If you are involved in an accident that only results in property damage in Pennsylvania, you are still required to stop your vehicle and park it in a safe location near to the accident scene. You should call the police to report the accident.

Should the owner of the property not be present, you should try to find them to explain what happened. Even if you cannot find the property owner, you should leave a note where the owner can easily find it that includes information about your accident and how you can be contacted.

If the property owner is present, you are required to give him or her your name, address, insurance information, registration information, and license plate information.

If you fail to provide the required information and to stop at the scene, you can face up to 90 days of jail, $200 or more in fines, four points on your driver’s license, and a potential suspension of your driving privileges for up to six months.

Defending against hit-and-run charges

When you are charged with a hit-and-run accident, your lawyer at DiCindio Law will build defenses based on the circumstances of what happened.

The prosecutor will be required to prove beyond a reasonable doubt that you left the accident scene. If you remained at the scene, your lawyer will collect evidence to show that you did so.

Some other potential defenses to a hit-and-run accident charge include the following:

  • Someone else drove your vehicle away from the accident scene.
  • Your vehicle is not the one that was involved in the accident.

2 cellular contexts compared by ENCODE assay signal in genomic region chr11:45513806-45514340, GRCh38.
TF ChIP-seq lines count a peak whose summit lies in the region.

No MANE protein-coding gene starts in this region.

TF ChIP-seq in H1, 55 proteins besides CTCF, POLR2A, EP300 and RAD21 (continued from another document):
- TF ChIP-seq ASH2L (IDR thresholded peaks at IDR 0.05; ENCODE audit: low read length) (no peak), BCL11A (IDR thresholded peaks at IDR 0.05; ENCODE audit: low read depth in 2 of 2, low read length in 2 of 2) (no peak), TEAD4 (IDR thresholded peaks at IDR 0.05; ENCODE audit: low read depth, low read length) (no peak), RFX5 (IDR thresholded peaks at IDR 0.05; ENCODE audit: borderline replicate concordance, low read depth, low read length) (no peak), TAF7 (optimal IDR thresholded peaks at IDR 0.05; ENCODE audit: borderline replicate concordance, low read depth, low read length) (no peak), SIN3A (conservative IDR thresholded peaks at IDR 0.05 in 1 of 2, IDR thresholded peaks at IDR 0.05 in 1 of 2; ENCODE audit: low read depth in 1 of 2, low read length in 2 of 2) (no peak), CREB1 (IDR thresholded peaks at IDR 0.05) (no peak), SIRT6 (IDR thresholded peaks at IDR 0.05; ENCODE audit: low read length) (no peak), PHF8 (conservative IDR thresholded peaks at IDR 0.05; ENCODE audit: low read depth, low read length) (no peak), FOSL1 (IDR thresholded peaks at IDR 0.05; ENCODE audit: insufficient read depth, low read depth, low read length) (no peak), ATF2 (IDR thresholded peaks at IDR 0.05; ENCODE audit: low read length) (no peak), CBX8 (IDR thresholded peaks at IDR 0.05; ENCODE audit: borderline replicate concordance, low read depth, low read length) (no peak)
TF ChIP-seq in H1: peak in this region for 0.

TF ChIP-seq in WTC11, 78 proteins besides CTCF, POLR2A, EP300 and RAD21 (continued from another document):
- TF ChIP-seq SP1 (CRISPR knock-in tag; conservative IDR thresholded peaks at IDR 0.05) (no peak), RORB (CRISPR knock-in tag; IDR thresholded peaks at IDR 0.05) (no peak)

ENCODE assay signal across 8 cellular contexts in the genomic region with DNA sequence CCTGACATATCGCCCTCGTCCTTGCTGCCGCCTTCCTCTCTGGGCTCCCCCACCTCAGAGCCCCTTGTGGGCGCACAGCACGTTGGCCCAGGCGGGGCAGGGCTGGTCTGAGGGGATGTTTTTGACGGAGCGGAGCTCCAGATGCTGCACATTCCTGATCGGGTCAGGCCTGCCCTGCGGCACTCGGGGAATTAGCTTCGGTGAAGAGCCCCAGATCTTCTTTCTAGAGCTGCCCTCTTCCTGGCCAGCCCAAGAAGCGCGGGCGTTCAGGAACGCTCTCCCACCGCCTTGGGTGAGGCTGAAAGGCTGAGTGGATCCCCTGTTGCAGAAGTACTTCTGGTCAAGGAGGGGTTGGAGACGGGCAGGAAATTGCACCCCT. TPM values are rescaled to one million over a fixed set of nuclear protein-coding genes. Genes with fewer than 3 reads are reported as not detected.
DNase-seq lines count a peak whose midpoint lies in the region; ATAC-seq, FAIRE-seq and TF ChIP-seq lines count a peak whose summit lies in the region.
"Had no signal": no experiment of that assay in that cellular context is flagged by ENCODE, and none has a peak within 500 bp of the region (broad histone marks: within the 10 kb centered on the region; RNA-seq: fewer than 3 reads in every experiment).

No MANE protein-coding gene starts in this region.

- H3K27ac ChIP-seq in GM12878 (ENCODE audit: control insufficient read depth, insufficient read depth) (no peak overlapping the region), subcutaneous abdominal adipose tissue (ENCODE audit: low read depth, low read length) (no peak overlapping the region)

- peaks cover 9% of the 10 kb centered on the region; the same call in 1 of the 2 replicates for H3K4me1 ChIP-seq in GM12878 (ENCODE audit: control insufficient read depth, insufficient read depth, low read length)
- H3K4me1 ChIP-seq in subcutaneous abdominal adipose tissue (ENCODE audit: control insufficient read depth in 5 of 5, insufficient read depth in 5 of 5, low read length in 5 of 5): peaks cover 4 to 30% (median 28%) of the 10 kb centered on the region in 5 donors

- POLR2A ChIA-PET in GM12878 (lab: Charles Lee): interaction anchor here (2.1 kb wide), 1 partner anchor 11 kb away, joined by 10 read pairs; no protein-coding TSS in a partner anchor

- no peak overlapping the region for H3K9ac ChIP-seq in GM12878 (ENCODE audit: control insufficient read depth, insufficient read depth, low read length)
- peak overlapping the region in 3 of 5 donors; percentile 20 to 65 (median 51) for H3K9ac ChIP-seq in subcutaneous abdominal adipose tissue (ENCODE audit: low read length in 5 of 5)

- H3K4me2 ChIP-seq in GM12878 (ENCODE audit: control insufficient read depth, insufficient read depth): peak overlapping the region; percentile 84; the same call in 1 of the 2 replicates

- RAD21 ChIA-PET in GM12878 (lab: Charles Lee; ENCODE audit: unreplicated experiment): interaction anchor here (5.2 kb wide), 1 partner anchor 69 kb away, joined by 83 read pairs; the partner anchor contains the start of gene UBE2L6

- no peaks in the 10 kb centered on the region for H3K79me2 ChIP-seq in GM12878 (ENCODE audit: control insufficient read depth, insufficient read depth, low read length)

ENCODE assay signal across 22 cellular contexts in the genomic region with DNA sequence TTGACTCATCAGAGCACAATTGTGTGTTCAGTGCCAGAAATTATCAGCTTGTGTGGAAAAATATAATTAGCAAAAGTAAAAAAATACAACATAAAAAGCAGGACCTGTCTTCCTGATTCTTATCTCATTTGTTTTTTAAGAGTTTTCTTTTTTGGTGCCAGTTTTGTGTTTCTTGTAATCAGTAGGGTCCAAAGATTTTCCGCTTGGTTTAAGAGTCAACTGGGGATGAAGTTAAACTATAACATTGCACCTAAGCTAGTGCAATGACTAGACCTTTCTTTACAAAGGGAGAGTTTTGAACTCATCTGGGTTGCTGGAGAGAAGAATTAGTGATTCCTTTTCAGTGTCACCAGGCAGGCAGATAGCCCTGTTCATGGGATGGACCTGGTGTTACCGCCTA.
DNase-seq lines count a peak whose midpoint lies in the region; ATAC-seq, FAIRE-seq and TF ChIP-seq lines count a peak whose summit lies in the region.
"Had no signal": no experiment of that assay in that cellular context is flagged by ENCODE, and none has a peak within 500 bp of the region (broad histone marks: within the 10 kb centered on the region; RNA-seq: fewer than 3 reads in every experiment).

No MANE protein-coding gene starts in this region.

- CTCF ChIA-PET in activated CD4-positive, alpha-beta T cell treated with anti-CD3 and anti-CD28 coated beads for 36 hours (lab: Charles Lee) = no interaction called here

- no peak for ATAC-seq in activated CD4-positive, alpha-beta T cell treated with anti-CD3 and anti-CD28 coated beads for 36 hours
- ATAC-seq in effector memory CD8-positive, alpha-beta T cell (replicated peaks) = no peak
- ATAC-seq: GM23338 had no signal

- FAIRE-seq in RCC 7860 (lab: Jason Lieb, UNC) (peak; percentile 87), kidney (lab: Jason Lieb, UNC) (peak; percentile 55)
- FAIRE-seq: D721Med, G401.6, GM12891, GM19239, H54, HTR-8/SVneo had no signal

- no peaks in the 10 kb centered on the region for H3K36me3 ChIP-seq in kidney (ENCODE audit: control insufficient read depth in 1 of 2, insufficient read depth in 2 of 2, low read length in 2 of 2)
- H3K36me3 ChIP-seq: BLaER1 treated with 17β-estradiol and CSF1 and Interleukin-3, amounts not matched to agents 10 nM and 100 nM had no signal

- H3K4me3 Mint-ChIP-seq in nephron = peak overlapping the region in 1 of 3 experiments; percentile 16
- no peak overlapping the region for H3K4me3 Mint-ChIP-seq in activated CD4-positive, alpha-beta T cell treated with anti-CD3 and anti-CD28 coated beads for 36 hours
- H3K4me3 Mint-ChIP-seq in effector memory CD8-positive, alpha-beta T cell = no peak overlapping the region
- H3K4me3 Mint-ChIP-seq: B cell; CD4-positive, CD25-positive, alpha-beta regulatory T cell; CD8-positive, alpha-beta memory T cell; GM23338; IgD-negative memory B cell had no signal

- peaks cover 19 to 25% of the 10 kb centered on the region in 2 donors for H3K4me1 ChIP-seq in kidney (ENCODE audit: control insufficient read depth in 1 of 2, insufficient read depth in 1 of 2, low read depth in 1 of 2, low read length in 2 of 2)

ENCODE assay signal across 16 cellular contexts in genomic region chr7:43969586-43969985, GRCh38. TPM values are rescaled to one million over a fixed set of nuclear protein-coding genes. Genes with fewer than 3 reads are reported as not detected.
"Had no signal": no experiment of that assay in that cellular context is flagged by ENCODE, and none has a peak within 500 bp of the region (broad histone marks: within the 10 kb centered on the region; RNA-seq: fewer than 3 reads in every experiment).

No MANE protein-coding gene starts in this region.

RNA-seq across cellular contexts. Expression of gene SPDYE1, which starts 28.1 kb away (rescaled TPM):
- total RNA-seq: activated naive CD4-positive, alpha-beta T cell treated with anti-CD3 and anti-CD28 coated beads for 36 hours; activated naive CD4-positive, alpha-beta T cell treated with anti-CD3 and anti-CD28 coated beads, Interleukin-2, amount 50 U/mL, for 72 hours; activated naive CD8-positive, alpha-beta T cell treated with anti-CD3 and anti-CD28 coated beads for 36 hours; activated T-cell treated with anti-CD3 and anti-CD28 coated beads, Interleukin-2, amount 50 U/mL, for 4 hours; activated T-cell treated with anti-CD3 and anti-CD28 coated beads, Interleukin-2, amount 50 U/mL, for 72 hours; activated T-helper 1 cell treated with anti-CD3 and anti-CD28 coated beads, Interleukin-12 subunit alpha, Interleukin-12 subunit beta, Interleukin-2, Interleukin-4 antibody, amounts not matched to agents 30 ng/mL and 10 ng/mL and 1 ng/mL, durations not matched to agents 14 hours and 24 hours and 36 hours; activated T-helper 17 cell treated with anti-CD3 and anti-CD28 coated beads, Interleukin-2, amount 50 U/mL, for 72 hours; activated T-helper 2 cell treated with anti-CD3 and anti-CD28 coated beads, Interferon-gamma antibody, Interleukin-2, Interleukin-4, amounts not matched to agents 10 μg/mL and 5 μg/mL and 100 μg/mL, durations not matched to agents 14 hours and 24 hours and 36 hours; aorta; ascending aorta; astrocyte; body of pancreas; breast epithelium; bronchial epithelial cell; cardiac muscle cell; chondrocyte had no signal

• You were involved in a different type of emergency and were on your way to the hospital.
  • You did not realize that you struck another object, person, or car.

It can be difficult to fight charges of leaving the scene of an accident. Having help from a knowledgeable criminal defense lawyer can help you to build a strong defense to protect your interests. Your attorney at DiCindio Law will thoroughly investigate what happened and analyze the evidence to identify the defense strategies to implement.

Contact Our West Chester Criminal Defense Lawyers At DiCindio Law, LLC For More Help

Leaving the scene of an accident is a serious criminal traffic violation. Because of the penalties that you might face, you need to retain an experienced defense lawyer. If you are facing criminal charges and need legal help, contact the West Chester, PA criminal defense lawyers at DiCindioLaw, LLC to schedule a free initial consultation.

We serve in Chester County and its surrounding areas:

DiCindio Law, LLC
29 S Walnut St
West Chester, PA 19382
Open 24 hours
(610) 430-3535

***This blog article is made available by the law firm publisher for educational purposes and to provide general information, not to provide specific legal advice. By reading, you understand that there is no attorney-client relationship between you and the publisher. The above-listed information does not include the entire criminal code, annotations, amendments, or any recent changes that may be relevant. The information provided is for informational purposes only and may not reflect the most current legal developments. These materials are not intended, and should not be taken, as legal advice on any particular set of facts or circumstances. Please contact DiCindio Law, LLC for a consultation and to discuss what law is relevant to your case.***